Trial begins for Parachute man accused of sexually assaulting stepdaughter
Editor’s note: This story has been updated to correct previously reported information regarding DNA evidence in the William Korn trial. The prosecutors did not claim the victim’s DNA was found on the object, but did say that DNA tests excluded her as a contributor to the DNA on the object.
“Everyone did the right thing in this case,” prosecutor Sarah Nordgaard told the jury at the beginning of a trial of William Korn, 37, who allegedly got his 13-year-old stepdaughter drunk before sexually assaulting her while her mother was at work in December 2016.
“Everyone did the right thing, except the defendant,” Nordgaard said.
Korn is charged with sexual assault on a child by a person in a position of trust, which is a class 3 felony.
It took more than a year after the alleged incident for police and prosecutors to investigate the girl’s claims, and Korn was arrested in February 2018.
The girl told a friend about the alleged molestation in a Facebook message several months after it occurred, and that girl’s mother read the messages and encouraged the victim to tell her mother, according to prosecutors.
Korn is also charged with contributing to the delinquency of a minor for allegedly supplying the girl with an “alcoholic beverage that tasted like candy,” Nordgaard said.
Public Defender Elise Myer said that the story is too inconsistent to be accurate.
“This case is built on inconsistencies, and the inconsistencies will show you that the allegations are not true,” Myer told the jury in an opening statement.
The assault allegedly occurred at Korn’s home in Parachute on Dec. 12, after Korn dropped off his common-law spouse at work, according to prosecutors. On the way back, Korn and the 13-year-old stopped at a liquor store, and gave the girl some of what he bought.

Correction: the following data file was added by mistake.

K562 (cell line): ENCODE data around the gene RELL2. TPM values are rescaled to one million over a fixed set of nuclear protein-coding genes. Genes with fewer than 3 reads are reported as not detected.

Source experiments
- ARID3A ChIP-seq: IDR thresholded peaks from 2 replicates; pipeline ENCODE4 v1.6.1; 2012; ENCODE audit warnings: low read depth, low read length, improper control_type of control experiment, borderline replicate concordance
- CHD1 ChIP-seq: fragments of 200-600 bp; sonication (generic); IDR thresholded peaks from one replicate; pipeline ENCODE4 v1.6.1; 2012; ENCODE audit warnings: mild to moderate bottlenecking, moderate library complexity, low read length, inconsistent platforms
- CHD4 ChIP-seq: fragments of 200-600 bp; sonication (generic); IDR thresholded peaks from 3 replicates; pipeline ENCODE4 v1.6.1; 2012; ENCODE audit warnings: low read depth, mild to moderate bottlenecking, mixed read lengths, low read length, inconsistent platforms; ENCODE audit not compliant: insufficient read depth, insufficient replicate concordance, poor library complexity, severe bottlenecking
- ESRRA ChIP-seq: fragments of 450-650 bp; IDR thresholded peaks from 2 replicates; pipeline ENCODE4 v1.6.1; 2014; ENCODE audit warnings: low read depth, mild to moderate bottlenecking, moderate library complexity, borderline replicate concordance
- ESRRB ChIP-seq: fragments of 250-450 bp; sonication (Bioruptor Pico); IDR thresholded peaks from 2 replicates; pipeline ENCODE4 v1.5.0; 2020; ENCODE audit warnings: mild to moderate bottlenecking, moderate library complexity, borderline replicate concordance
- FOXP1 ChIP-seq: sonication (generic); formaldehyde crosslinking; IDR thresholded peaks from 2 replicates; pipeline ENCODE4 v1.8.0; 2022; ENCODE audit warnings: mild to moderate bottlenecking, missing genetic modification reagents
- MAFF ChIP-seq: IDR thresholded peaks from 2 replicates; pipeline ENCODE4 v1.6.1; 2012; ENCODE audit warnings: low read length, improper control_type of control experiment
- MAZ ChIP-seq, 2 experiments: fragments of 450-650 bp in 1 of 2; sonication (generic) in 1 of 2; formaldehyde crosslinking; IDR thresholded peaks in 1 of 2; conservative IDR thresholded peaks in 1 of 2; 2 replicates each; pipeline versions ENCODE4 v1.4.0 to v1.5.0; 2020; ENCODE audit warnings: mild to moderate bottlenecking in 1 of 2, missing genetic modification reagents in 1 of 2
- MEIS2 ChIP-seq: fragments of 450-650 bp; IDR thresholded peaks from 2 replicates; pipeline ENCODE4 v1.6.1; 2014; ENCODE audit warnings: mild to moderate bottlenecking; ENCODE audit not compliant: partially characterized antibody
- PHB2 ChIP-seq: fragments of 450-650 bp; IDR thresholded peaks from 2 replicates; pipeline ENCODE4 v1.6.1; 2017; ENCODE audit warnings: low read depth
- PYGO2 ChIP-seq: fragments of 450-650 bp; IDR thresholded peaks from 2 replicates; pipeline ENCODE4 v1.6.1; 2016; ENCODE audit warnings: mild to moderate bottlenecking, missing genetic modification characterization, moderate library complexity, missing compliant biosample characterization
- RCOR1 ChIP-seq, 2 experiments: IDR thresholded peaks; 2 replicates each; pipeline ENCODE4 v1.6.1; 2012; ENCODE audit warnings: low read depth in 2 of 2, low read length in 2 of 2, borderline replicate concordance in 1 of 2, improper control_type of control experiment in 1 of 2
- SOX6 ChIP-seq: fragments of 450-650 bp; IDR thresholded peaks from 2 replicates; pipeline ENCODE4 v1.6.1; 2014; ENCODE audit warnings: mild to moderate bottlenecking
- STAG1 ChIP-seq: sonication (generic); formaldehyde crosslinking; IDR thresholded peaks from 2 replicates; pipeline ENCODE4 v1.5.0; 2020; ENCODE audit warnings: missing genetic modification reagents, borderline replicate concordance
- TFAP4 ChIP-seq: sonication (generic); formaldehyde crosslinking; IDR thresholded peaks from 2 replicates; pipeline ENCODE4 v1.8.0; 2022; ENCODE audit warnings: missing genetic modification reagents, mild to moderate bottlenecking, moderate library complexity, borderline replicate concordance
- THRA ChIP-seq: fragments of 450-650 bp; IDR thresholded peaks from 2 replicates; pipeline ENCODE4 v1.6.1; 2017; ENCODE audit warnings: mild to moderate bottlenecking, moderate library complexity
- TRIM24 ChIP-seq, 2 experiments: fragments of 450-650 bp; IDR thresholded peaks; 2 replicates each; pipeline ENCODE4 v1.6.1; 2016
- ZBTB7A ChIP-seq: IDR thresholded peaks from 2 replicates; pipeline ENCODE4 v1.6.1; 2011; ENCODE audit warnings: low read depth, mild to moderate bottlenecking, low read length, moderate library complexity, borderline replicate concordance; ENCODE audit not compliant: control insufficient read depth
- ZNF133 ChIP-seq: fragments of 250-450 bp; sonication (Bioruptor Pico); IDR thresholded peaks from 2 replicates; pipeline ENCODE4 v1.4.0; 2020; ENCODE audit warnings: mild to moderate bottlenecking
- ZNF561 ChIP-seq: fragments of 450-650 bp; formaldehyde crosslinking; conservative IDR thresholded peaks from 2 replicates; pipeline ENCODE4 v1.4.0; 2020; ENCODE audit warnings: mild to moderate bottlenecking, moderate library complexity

When they returned home, he allegedly took her into the bedroom, and they laid on the bed.
“He started to have the sex talk with her, described the changes she would start to see in her body,” before assaulting her with an object, Nordgaard said.
Myer said the alcohol is one of the many details that doesn’t fit. The 10-ounce bottles contain 4.8 percent alcohol, “And on the way home, (the girl) says she drank four, if not five of these bottles,” Myer said.
Myer said the girl told a forensic interviewer that her mother worked in Silverthorne that day, but payroll records indicate she worked in another Colorado town.
Nordgaard said the girl’s DNA was not found on an item retrieved as evidence. The test that excluded the girl’s DNA from the object was finished Jan. 21, the first day of jury selection.
The girl also may have had motive to make up a story, Myer said, because she didn’t like Korn’s discipline, and considered him lazy.
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